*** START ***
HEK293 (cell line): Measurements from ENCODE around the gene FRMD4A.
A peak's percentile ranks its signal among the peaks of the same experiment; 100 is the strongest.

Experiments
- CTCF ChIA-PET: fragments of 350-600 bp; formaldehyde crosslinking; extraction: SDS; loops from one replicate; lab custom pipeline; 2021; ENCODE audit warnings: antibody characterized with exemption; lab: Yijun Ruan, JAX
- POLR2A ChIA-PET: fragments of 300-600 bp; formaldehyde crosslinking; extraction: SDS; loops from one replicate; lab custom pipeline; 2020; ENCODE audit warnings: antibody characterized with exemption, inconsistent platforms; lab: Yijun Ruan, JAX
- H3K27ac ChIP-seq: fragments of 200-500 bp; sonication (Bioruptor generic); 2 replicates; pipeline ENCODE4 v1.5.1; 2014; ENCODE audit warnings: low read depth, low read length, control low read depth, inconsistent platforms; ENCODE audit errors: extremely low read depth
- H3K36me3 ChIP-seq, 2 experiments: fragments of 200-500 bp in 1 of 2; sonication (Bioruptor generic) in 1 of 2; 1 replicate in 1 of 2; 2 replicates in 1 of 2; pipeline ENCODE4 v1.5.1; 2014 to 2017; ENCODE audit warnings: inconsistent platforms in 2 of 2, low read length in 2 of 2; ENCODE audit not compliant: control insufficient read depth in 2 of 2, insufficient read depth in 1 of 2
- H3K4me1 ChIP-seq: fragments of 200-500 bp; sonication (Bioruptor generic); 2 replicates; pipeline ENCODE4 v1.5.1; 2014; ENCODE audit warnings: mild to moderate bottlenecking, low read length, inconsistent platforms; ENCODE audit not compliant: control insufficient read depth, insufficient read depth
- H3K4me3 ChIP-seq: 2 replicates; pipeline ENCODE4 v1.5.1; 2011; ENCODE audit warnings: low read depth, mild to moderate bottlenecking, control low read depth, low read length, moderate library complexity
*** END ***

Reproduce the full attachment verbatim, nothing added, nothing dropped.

HEK293 (cell line): Measurements from ENCODE around the gene FRMD4A.
A peak's percentile ranks its signal among the peaks of the same experiment; 100 is the strongest.

Experiments
- CTCF ChIA-PET: fragments of 350-600 bp; formaldehyde crosslinking; extraction: SDS; loops from one replicate; lab custom pipeline; 2021; ENCODE audit warnings: antibody characterized with exemption; lab: Yijun Ruan, JAX
- POLR2A ChIA-PET: fragments of 300-600 bp; formaldehyde crosslinking; extraction: SDS; loops from one replicate; lab custom pipeline; 2020; ENCODE audit warnings: antibody characterized with exemption, inconsistent platforms; lab: Yijun Ruan, JAX
- H3K27ac ChIP-seq: fragments of 200-500 bp; sonication (Bioruptor generic); 2 replicates; pipeline ENCODE4 v1.5.1; 2014; ENCODE audit warnings: low read depth, low read length, control low read depth, inconsistent platforms; ENCODE audit errors: extremely low read depth
- H3K36me3 ChIP-seq, 2 experiments: fragments of 200-500 bp in 1 of 2; sonication (Bioruptor generic) in 1 of 2; 1 replicate in 1 of 2; 2 replicates in 1 of 2; pipeline ENCODE4 v1.5.1; 2014 to 2017; ENCODE audit warnings: inconsistent platforms in 2 of 2, low read length in 2 of 2; ENCODE audit not compliant: control insufficient read depth in 2 of 2, insufficient read depth in 1 of 2
- H3K4me1 ChIP-seq: fragments of 200-500 bp; sonication (Bioruptor generic); 2 replicates; pipeline ENCODE4 v1.5.1; 2014; ENCODE audit warnings: mild to moderate bottlenecking, low read length, inconsistent platforms; ENCODE audit not compliant: control insufficient read depth, insufficient read depth
- H3K4me3 ChIP-seq: 2 replicates; pipeline ENCODE4 v1.5.1; 2011; ENCODE audit warnings: low read depth, mild to moderate bottlenecking, control low read depth, low read length, moderate library complexity